The fourth stanza I take as being curiously generous to Christ, even if not to Christianity; Christ was trapped like a bird in lime, and was tortured. We should not worship God, but nonetheless, the message of Christ, aiming, in flight (though he was trapped in lime), at the stars and other planets (here Empson wants us to think of his version of Donne, believer of multiple worlds in need of, and perhaps receiving, salvation), means that they are not waste; that there are other places from which to conceive of and imagine our own situation. We do not know for certain that we should be content with where we are, and even Christ’s message, properly understood (an understanding Empson would have felt to be beyond Christians) should be seen to say that. The last line here takes on special meaning owing to Empson’s dispute with Rosamund Tuve over a poem by Herbert: Empson wanted Herbert to suggest that Christ raised on the cross was the equivalent of Adam replacing the apple on the tree; “No man is sure he does not need to climb” back on the tree, to recover something that was lost. But I do not think Empson would have advocated for a Christian belief and find this the most confusing. Of obvious significance is the breadth of its vision, the cosmic background it gives to Loos’ words, and the need for reconciliation with something larger than man that is suggested by “No man is sure he does not need to climb.” “Waste” is always an interesting word in Empson’s poetry and criticism, not least in a villanelle, both because the most famous villanelle (“Missing Dates”) turns on the word and because the form is itself conservative from one view (always coming back to squeeze more out of the words) and lavish in another (insisting the words contain so much). The attitude of the central line is characteristic of Empson’s pastoral vision of life: waste is real, unavoidable, but not as a consequence tragic and total. There remains space for laughter, even if not all the time; no man is certain he does not need to climb does not mean that man must always climb, or that the climbing must exhaust a man or exceed limits.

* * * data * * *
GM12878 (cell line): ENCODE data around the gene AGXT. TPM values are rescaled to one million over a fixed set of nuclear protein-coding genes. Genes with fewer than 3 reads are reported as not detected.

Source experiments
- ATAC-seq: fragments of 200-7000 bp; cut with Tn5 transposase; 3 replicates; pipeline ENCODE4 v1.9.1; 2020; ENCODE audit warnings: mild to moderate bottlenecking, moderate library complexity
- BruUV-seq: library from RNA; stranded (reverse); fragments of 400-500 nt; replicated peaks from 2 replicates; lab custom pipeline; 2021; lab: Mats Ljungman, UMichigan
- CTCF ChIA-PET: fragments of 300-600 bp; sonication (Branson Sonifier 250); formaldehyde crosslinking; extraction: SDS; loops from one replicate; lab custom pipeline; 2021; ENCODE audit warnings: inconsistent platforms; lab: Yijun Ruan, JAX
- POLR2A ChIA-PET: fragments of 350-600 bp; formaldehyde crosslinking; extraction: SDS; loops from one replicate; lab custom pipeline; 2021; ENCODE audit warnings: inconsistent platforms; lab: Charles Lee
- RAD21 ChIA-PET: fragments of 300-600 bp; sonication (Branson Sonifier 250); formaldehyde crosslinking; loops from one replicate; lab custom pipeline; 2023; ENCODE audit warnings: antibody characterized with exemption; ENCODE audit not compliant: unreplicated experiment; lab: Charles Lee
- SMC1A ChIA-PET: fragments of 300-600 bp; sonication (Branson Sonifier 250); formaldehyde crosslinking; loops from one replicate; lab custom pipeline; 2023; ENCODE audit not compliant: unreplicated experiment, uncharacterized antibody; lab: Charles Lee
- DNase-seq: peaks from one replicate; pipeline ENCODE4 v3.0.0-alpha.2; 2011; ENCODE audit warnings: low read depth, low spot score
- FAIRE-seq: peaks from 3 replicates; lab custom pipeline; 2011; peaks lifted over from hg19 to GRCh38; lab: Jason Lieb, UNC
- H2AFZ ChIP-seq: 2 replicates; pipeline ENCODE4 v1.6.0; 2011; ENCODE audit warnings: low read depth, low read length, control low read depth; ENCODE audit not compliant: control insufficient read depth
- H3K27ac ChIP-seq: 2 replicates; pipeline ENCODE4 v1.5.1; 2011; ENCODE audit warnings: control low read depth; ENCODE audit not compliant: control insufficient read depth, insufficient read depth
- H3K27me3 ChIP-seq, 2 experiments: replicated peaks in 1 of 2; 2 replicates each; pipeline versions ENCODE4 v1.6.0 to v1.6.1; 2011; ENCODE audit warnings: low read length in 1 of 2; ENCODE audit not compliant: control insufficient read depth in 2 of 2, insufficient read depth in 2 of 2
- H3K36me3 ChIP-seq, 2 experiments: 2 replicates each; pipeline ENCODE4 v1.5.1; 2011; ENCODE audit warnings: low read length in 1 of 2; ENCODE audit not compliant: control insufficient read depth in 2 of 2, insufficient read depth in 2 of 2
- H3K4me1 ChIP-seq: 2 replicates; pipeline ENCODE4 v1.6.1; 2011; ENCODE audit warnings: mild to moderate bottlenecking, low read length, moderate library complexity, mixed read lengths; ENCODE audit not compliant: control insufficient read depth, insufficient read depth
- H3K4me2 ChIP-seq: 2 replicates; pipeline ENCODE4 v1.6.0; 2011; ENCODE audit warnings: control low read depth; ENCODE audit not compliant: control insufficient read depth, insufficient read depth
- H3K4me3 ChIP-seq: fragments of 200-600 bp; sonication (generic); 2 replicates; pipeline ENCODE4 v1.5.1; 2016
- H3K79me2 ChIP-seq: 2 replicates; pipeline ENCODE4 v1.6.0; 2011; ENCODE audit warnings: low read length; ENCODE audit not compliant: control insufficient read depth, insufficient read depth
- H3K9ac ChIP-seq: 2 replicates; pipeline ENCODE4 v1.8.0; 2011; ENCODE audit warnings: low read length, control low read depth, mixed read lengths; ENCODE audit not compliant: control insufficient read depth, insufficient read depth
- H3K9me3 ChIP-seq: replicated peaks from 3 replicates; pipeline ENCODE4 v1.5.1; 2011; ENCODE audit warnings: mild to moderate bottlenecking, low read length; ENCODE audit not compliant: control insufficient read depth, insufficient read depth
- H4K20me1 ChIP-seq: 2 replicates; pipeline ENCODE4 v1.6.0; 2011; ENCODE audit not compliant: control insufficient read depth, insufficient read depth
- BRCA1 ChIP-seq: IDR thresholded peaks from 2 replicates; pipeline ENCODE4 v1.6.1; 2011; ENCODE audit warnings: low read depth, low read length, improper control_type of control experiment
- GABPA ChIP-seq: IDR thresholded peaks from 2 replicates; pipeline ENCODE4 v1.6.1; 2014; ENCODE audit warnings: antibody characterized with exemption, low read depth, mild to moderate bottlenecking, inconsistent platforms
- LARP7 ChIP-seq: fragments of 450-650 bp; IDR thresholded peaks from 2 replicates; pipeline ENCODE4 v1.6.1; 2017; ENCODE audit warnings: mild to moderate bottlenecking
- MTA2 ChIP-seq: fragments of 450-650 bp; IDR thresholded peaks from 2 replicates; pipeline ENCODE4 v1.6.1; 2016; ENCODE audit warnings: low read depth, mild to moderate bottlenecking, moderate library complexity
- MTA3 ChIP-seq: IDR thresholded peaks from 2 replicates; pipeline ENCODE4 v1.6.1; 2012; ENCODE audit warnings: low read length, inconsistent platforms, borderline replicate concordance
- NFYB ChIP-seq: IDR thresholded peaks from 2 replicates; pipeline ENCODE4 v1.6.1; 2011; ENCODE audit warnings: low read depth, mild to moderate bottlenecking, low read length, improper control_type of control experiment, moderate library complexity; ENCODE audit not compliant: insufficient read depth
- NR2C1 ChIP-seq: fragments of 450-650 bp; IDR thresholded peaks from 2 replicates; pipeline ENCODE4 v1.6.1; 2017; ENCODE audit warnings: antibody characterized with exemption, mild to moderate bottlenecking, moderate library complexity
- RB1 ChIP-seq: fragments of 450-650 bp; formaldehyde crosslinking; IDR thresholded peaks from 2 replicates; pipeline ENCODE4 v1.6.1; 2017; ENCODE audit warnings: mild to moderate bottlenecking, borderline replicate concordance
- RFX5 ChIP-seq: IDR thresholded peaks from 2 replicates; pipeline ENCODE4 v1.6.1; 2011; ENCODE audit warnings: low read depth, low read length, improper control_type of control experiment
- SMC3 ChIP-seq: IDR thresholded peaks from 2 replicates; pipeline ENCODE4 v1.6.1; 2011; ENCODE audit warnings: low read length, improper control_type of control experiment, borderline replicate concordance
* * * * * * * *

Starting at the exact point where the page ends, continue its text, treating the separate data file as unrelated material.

The penultimate stanza knocks against the apparent social snobbishness in the “taste” clause of the second. “It is too weak to speak of right and crime” announces that the matter at hand is not about moral judgment or legality: it is about something as basic as getting on with living, maintaining oneself in a world where “gentlemen” hold women to the impossible and excruciating standard of wasp waists and bound feet, both tortures themselves; the idea emerges in the last two stanzas that Christ was ruined by a lime that fixed him in place and made his torture the object of veneration (rather than something else in his message?) and that women are fixed in place and tortured according to other ideals. “No man is sure he does not need to climb” and morally progress; but for those who are fixed in place, who are told to keep laughing and to conform, it is not just a matter of right and wrong or legal norms (though it is those), but a sense of what life does and should entail (it is moral, broadly, but Empson clearly wants to push back against a particular discourse of morality, aiming at something more broadly human), and to be in such a position means refusing to laugh. “A girl can’t go on laughing all the time” now sounds, perhaps, more desperate, more urgent, with “go on” taking on tones of “living” as well as “continuing” and “laughing all the time” representing the same expectation that gives us “wasp waist” and “bound feet.” There is a problem with “taste”: one response, that of the second stanza, is to reclaim the word, to argue over what taste should be; another response, in this, the penultimate stanza, is to suggest that even “right and crime” are too weak a way of responding to the problem. The poem argues over how to argue, tests out different styles of arguing the point.